…that a police officer wishes to execute an arrest warrant against the wishes or orders of the Police Commissioner raises issues as to why that Police Officer is of that view and believes he has such a particular interest in executing the warrant that he seeks court enforcement, against the position taken by the Police Commissioner.
Why do these maverick police officers think they can go over the head of their boss and appeal directly to the courts? Could it have something to do with their success when Justice Makail is the sitting judge – buoying them: encouraging their rogue tendencies?
Well…in journalism, we consider once to be an isolated incident, two times a coincidence but have it happen three times, and that’s a trend.
There are four instances that I’d like to highlight – I’ve called them ‘The curious decisions of Justice Makail’. There may be more than four, I may have missed some – if I have feel free to point them out.
Supreme Court says – noooo.
We’ve already looked briefly at yesterday’s Supreme Court decision that found that Justice Makail was wrong and had fallen into error when finding for Damaru and Gitua. His judgment was quashed.
And it’s not the first time lately, is it?
Back in July, the Supreme Court also set aside Makail’s decision in the National Court that dismissed Attorney General Ano Pala’s petition. Makail said Pala had no standing to bring proceedings challenging the validity of an arrest warrant until after he was arrested.
Justice Makail, that’s ridiculous!
There would be no point in trying to stop the arrest if it had already happened, now would there? That’s shouldn’t be too hard for a Justice of the PNG courts to understand, should it?
Luckily, the Supreme Court judges did not have the same conceptual deficit and quashed the arrest also commenting that:
None of the grounds for considering the arrest referred to…could reasonably have been believed to justify the arrest of the applicant.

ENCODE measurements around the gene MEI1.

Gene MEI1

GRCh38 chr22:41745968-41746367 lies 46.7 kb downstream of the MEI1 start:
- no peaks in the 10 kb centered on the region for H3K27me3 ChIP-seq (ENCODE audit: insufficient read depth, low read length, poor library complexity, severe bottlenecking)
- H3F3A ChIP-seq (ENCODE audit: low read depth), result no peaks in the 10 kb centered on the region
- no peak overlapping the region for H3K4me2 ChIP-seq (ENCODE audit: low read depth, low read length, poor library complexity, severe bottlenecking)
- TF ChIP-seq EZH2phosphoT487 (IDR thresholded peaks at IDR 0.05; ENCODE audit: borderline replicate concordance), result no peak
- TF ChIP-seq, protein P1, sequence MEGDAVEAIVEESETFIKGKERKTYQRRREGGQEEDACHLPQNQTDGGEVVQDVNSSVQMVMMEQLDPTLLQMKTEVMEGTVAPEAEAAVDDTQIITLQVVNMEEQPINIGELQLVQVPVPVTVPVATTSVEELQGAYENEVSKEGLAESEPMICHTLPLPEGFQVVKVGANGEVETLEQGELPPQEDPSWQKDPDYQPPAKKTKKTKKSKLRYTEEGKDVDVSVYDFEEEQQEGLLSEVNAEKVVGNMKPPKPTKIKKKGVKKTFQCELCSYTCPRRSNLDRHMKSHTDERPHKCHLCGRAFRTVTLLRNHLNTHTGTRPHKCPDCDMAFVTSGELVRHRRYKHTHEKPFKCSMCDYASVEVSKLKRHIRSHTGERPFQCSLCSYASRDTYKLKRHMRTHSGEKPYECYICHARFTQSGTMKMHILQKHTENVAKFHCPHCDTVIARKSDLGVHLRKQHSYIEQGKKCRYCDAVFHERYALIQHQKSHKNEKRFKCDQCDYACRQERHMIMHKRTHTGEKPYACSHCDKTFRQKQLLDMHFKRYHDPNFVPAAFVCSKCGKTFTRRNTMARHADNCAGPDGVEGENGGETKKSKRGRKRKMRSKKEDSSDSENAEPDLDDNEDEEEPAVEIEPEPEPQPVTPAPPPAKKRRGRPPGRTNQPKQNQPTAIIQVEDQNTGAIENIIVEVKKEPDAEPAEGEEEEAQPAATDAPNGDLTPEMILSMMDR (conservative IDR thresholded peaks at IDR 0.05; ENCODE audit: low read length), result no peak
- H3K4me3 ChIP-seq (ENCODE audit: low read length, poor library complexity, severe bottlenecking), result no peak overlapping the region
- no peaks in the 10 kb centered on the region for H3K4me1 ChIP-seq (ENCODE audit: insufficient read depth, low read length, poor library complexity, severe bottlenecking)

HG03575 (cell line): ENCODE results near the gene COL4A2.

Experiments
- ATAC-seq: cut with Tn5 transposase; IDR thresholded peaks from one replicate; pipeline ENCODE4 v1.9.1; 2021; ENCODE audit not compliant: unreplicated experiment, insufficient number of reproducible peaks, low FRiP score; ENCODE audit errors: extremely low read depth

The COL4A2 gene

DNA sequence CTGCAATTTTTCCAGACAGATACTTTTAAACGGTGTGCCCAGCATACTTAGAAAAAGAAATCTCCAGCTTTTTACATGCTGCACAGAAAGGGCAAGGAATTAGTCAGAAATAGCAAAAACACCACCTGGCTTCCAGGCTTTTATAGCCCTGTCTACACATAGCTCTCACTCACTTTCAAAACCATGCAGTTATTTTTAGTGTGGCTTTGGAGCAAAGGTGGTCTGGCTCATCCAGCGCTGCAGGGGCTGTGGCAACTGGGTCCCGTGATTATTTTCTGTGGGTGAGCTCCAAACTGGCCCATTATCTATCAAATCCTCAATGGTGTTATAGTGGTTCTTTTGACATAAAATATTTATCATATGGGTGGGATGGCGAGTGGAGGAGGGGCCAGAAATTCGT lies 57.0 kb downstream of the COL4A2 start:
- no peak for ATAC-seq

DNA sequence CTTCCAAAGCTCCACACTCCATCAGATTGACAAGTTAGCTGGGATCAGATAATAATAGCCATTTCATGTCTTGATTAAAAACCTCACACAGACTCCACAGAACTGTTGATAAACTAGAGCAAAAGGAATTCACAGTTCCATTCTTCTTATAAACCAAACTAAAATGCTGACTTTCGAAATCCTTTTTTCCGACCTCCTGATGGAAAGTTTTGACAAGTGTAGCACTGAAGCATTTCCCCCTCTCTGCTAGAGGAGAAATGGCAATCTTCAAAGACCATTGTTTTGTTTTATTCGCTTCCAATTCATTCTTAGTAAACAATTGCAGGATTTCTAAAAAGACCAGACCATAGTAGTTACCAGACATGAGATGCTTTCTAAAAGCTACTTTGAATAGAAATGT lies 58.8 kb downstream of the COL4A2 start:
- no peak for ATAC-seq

The police officer who had had the arrest warrant sworn out was ….drum roll…wait for it…Matthew Damaru.
Is Justice Makail so mesmerised by Damaru that he cannot see what other Judges clearly can?
Seems the Supreme Court doesn’t think much of his judgments and I must say I find them …well…curious too.
A trip down memory lane – two more (but who’s counting?)
Cast your minds back to March to the time after Sam Koim took out a full-page advertisement in the newspaper allegedly in contempt of a court order stopping him talking to the press.
In the National Court, when this and Koim’s substantive case concerning the status of Task Force Sweep was up for mention, Justice Makail, on adjourning both, decided that the substantive case should be heard first.
Justice Makail seems to have a lot of trouble with sequencing. He’s put the cart before the horse again.
If the contempt is found to be proven and egregious enough then it could (and some would argue ‘should’) have the case thrown out. You don’t need to know the law – you just need to be blessed with a modicum of common sense.
Justice Makail, has done Koim a huge favour, removing one of the obstacles to his case. In the meantime He’s made himself look ridiculous (there’s that word again)– but that doesn’t seem to worry the good Judge as he errs in ways that a layperson who watches “Law and Order’ regularly wouldn’t.
And it’s for the same faction he subsequently favoured in his error-ridden judgments – in this case Damaru and Gitua’s little mate, Sam Koim.